So, I disagree with Thomas Sowell on this one.  There is a legitimate gripe on the two main financial strains on families today:  Education (at all levels, especially colleges), and housing (the obnoxious housing “boom/bust” over the last 10 years – trend started in ‘99 – with way, way over-inflated housing prices).

  • Both of my children attend university part time because they have to work to support themselves.  They will have a very big debt to repay to the government when their post graduation income reaches a certain level but they think that this is only fair.

    IF the government didn’t have this scheme in place my two bright children would not be able to attend university because we are a poor family.

  • Not everyone should go to college – that is a fair statement.  However, what determines whether one goes or not should be ability and motivation – NOT finances.  Using finances IS elitist and worse, unjust, further it is detrimental to our society.

    It is difficult to argue that more qualified and motivated students should be limited by resources relative to better heeled individuals.

    Therefore, finances SHOULD be removed from the equation – to do so promotes the common good (a function of government).  This is one of the legitimate government programs that helps both the individual AND the society.

    If we want to limit who gets in – we need to use a measure more appropriate to the task – ability and motivation.

  • I couldn’t agree more. I’m a recent college grad (three years out) and most of the jobs my fellow graduates have don’t require anything beyond an HS diploma. As a scientist, I am one of few exceptions in that my work requires special training.  I agree that the cost of school is ridiculous and I agree that in the end most BAs and BSs, really are BS.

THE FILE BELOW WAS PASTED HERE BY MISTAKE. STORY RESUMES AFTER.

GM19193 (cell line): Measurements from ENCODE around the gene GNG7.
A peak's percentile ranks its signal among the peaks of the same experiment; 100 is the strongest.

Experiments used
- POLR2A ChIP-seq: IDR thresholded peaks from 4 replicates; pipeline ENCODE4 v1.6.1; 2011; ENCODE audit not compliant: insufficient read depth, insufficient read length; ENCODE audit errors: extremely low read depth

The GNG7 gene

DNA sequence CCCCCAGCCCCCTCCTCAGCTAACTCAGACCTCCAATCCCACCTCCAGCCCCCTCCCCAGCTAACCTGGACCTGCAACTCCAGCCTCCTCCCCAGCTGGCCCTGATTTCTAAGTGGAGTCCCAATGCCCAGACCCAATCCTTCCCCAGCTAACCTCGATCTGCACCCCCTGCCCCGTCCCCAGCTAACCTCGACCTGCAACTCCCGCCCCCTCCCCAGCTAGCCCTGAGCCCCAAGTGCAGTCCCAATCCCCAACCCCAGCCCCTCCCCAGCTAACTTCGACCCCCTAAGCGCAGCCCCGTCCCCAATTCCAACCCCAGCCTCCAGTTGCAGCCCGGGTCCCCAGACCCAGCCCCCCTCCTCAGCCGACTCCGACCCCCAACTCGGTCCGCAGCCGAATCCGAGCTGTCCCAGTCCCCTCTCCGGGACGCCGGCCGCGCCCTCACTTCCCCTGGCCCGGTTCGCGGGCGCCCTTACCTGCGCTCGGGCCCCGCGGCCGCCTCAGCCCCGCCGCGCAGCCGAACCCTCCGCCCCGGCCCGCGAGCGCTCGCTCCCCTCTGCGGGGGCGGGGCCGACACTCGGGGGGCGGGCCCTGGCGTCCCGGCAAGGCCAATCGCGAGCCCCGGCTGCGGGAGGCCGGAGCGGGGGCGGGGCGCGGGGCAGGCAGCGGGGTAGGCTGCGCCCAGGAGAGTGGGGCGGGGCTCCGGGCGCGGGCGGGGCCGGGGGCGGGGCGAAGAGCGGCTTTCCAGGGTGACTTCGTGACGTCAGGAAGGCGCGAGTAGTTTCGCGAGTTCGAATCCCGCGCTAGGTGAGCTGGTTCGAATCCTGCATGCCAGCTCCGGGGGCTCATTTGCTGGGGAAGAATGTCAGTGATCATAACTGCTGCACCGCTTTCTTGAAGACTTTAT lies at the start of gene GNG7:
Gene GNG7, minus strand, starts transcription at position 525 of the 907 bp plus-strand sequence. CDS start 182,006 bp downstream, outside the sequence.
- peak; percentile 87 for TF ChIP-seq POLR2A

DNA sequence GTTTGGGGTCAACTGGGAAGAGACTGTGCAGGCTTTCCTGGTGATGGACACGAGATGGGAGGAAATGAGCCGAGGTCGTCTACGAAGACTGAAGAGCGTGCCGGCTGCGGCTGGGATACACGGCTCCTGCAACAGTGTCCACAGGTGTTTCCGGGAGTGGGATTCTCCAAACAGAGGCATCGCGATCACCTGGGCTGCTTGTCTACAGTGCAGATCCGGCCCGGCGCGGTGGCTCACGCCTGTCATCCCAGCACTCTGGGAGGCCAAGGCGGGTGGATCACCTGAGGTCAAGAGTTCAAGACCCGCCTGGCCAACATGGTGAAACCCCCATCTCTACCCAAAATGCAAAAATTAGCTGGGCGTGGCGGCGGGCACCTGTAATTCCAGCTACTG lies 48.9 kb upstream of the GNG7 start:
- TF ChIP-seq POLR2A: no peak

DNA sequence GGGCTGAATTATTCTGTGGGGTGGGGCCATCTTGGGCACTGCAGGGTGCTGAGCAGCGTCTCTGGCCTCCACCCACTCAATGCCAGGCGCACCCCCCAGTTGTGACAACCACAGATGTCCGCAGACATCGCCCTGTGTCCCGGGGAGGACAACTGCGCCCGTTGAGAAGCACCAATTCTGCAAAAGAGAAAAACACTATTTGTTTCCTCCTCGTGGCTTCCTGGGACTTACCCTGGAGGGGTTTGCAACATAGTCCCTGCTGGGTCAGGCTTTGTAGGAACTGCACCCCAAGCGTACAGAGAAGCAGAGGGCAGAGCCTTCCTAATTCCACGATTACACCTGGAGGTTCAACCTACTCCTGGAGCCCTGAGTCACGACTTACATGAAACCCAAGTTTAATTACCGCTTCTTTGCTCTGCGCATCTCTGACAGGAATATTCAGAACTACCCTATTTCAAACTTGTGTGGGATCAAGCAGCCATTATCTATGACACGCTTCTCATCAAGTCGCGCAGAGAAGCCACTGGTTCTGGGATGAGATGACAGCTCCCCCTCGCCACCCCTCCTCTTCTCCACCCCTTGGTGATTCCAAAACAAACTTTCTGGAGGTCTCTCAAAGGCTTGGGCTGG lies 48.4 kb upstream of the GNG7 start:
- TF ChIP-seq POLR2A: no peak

Personally, I would like to see more schools focusing on educating properly rather than “promoting diversity” or expanding study abroad programs (read: year-long vacation and debauchery at parent’s expense). I’m glad I majored in the sciences, because at least professors there need empirical evidence to back up their ideas.  It’s not like philosphy or poli sci where you can just get up and spew communist ideology (among other things) out your mouth with no basis.

    I think the best thing colleges could do is to downsize.  Not in terms of numbers of students or programs but in terms of dorms, extracurriculars, etc.  Why can’t students live in apartments and commute to class and when outside of class live as regular adults? When I look back I would have prefered this because my money to the school would have been about school and not about subsidizing orgies for other students. If schools made moves like this, there would be a lot few students going, specifically the students who are not academically inclined.

  • I am sorry to say it, but not that sorry. Many students would be better off getting a trade or at least stopping at an AA. We allow them to just get by, when many of them can not articulate or think critically through the most basic concepts. AND that should be ok. Not everyone has to be an accountant or director. Society needs garbage men and warehous workers, etc. It should not be a shameful thing.